News

Westminster can’t save the UK because it ‘doesn’t understand what the union is’

15 Mar 2021 3 minutes Read
Westminster. Picture by Maurice (CC BY 2.0) The Senedd building. Holyrrod by Kim Traynor (CC BY-SA 3.0). Stormont by Robert Paul Young (CC BY 2.0).

Westminster can’t save the union from breaking up because it doesn’t “understand what the UK is”, according to a Guardian columnist.

Michael Keating argued in the London-based publication that many unionists have found it “difficult to adapt” to the reality of devolution.

The columnist suggested that the “union, rather than being a multiform creature, is now presented as a single thing”

He also criticised Westminster for paying “scant attention” to Wales’ concerns during the Brexit negotiations and undermining the “regulatory capacity of the devolved governments” with the Internal Market Act.

He said: “A recent YouGov poll showed that around half of Scots are in favour of independence, while the goal of Irish unity gathers momentum in Northern Ireland and there is increasing interest in the idea of independence in Wales.

“Leave voters in England, according to surveys, would have accepted the secession of both Scotland and Northern Ireland as an acceptable price for Brexit.

“It is easy to attribute this to rising nationalism in the constituent nations, but there is a deeper and more powerful cause: the failure of unionists in Westminster to understand what the UK is.

“The problem is that British unionism has transformed into a nationalism in its own right. Historically, unionism was not a single ideology but a complex set of practices across these islands.

“There were multiple ways of being British, all of them carrying different meanings and emotive charges, from the Orange parade in Ballymena to Conservative garden parties in the home counties, to patriotic Scottish unionism that is fiercely protective of local traditions and rights.

‘Historic opposition’ 

He added: “At the end of the 20th century, unionists gave up on their historic opposition to legislative devolution and we got the Scottish parliament, Northern Ireland assembly and Senedd Cymru.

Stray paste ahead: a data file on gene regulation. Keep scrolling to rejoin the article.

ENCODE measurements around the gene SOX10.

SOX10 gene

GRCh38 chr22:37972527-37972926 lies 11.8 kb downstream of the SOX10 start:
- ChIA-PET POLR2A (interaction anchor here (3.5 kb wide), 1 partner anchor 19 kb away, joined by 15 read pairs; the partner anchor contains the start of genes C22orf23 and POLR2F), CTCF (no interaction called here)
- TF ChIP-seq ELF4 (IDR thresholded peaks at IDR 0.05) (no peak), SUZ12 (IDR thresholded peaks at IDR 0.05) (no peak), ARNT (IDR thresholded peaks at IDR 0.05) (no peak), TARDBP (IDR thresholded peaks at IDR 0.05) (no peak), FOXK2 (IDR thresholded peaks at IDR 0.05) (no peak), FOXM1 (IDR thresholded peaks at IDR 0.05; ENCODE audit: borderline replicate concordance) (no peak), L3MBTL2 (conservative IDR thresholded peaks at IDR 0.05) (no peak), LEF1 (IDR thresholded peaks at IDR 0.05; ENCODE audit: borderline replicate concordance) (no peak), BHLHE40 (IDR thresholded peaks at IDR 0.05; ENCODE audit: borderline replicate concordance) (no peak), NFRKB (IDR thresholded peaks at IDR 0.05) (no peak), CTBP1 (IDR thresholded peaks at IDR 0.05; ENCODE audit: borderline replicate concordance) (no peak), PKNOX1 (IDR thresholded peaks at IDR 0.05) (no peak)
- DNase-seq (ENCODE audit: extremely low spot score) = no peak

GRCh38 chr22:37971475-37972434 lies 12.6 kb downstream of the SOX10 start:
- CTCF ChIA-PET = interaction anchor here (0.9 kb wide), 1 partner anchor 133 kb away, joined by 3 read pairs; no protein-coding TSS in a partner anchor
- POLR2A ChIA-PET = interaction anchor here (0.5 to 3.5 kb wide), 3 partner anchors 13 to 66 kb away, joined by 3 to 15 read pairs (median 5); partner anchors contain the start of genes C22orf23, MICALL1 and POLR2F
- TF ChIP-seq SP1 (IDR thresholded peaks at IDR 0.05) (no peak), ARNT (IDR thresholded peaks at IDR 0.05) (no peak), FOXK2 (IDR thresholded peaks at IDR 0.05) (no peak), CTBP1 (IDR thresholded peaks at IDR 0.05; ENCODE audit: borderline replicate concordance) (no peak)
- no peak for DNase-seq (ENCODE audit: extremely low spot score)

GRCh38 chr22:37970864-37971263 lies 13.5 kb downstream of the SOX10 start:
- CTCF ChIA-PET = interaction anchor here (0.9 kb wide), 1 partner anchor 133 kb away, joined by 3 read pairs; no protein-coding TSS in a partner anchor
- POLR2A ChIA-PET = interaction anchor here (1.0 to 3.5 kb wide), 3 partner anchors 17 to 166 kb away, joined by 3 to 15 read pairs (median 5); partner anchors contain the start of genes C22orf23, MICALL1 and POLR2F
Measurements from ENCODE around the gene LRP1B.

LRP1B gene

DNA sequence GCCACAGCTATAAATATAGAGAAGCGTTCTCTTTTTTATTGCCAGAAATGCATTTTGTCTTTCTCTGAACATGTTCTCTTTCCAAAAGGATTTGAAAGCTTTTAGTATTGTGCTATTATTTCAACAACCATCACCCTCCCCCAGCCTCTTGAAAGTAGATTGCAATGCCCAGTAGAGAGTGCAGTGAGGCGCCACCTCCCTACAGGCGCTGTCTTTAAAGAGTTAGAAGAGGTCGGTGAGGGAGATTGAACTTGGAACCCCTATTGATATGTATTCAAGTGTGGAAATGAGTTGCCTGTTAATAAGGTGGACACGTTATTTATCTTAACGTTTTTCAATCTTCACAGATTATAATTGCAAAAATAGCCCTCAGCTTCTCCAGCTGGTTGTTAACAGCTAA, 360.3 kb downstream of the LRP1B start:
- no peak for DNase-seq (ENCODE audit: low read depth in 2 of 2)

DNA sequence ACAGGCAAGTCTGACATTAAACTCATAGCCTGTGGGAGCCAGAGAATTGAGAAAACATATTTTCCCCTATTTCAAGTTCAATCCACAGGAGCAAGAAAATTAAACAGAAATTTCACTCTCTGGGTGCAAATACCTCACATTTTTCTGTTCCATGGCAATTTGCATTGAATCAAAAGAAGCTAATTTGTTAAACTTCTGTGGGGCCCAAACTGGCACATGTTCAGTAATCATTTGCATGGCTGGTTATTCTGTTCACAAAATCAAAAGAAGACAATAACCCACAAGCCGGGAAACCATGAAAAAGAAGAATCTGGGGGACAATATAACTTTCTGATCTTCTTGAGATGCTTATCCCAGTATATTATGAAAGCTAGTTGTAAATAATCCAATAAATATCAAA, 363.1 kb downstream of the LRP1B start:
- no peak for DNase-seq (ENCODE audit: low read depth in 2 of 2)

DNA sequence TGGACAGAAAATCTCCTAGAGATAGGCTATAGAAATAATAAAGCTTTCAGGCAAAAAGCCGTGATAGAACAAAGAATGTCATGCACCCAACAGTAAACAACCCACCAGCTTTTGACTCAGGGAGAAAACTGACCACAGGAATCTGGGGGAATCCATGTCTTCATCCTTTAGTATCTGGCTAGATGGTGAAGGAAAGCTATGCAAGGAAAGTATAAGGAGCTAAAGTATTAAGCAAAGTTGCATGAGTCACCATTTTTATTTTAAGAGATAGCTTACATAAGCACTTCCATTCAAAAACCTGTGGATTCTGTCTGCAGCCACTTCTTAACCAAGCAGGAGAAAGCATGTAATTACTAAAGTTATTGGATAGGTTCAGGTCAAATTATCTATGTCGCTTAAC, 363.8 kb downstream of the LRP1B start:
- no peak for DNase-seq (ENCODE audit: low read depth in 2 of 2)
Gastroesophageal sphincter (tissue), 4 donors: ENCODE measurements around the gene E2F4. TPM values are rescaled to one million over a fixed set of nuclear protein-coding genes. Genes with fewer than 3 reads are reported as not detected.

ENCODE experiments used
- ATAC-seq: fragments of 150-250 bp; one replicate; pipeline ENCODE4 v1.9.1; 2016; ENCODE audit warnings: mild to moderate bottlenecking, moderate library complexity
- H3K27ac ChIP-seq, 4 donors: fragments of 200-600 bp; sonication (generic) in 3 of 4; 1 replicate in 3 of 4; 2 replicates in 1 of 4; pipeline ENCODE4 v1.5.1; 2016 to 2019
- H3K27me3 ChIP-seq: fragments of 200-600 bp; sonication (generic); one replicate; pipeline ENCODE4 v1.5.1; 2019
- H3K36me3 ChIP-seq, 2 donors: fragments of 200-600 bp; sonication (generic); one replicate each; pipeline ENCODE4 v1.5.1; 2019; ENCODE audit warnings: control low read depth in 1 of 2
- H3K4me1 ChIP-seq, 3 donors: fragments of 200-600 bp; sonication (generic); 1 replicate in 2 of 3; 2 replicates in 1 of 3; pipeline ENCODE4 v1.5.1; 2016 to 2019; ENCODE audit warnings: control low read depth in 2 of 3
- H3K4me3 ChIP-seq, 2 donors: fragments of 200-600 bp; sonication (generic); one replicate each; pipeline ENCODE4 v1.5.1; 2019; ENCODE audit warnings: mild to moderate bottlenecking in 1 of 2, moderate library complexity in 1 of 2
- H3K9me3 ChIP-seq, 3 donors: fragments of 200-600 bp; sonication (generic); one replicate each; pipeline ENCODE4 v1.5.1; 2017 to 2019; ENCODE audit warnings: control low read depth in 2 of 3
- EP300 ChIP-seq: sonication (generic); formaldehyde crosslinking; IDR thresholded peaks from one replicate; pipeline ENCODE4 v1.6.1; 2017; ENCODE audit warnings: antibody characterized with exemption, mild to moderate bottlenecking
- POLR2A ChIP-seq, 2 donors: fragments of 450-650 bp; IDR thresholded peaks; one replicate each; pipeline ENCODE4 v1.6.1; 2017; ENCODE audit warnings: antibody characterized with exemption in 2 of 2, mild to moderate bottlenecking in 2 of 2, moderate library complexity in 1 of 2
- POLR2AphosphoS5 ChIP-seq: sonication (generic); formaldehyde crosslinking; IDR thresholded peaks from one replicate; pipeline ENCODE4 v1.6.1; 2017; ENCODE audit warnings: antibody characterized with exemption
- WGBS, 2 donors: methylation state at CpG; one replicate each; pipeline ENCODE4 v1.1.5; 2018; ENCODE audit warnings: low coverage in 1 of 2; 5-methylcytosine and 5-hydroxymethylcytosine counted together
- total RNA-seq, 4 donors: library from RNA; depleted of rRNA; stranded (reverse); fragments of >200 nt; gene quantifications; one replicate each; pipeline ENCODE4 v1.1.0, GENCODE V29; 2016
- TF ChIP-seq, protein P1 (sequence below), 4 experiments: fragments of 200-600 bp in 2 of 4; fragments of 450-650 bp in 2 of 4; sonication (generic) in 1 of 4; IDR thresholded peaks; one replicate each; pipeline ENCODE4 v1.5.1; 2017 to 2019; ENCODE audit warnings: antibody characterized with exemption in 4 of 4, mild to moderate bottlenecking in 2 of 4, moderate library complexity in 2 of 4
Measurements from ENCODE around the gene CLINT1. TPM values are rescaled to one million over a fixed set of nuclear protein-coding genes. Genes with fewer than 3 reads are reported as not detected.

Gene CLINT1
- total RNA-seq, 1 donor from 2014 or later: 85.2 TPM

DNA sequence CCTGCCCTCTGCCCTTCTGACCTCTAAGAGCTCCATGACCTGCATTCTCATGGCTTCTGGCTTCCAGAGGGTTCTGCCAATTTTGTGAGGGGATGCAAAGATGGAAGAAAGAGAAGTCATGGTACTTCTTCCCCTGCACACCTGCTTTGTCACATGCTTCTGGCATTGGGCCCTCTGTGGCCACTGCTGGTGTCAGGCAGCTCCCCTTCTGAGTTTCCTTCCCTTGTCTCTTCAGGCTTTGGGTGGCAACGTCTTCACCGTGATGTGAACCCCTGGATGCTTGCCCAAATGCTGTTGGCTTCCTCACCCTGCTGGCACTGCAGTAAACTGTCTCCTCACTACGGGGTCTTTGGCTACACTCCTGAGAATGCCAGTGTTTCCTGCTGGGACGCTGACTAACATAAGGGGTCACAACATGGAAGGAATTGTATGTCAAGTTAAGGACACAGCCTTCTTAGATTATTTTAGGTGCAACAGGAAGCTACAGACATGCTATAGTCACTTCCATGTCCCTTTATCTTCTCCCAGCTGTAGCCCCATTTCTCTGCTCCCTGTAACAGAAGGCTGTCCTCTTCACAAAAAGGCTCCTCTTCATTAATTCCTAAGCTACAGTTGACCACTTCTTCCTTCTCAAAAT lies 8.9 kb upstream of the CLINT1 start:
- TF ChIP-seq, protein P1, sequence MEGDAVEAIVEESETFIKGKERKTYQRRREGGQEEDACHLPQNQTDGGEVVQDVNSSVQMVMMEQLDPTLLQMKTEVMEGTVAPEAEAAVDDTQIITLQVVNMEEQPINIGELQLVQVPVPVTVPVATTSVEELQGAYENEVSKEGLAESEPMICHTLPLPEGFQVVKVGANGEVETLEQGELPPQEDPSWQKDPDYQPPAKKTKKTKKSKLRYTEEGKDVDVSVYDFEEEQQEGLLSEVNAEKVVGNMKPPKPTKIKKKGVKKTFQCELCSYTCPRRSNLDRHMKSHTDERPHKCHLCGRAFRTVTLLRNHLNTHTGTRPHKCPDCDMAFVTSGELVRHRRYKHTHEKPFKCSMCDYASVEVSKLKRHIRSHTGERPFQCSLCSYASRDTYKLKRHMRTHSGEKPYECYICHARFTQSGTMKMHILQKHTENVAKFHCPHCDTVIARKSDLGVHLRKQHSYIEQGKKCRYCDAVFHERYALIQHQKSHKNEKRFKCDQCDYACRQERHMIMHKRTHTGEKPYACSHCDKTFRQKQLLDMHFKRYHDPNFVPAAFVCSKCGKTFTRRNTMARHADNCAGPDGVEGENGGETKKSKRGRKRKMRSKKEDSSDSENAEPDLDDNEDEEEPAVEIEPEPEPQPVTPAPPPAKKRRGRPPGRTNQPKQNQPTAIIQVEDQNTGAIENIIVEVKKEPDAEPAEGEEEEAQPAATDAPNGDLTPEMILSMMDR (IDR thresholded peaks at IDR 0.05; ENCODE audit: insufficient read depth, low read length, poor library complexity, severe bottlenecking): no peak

“Nationalism gained a political voice and nationalists have since served in government in all three nations. Unionism has found it more difficult to adapt to these new realities and has lost its old feel for the complexities of union.

“A neo-unionism, instead, has sought to create a single British nation, below which would be a secondary level of local attachments.

“The union, rather than being a multiform creature, is now presented as a single thing in need of definition and codification.

“Unionism has sought to contain peripheral nationalism by enhanced measures of devolution. Yet these have been accompanied by a doubling down on parliamentary sovereignty.

“Even schemes for federalism and ‘devolution-max’ usually include a Westminster sovereignty clause. This tendency was supercharged by Brexit, when scant attention was paid to the concerns of Scotland and Wales in the negotiations.

“The new Internal Market Act undermines the regulatory capacity of the devolved governments.

“The convention under which Westminster does not legislate in devolved matters has repeatedly been overridden and has been effectively undermined by the supreme court.”

Our Supporters

All information provided to Nation.Cymru will be handled sensitively and within the boundaries of the Data Protection Act 2018.